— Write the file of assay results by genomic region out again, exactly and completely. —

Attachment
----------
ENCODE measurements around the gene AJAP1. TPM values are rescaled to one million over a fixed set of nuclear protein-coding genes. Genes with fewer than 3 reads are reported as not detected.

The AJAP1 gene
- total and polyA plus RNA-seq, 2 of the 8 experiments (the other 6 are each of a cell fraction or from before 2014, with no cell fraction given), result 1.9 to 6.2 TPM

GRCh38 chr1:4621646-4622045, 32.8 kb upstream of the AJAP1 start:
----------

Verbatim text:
ENCODE measurements around the gene AJAP1. TPM values are rescaled to one million over a fixed set of nuclear protein-coding genes. Genes with fewer than 3 reads are reported as not detected.

The AJAP1 gene
- total and polyA plus RNA-seq, 2 of the 8 experiments (the other 6 are each of a cell fraction or from before 2014, with no cell fraction given), result 1.9 to 6.2 TPM

GRCh38 chr1:4621646-4622045, 32.8 kb upstream of the AJAP1 start: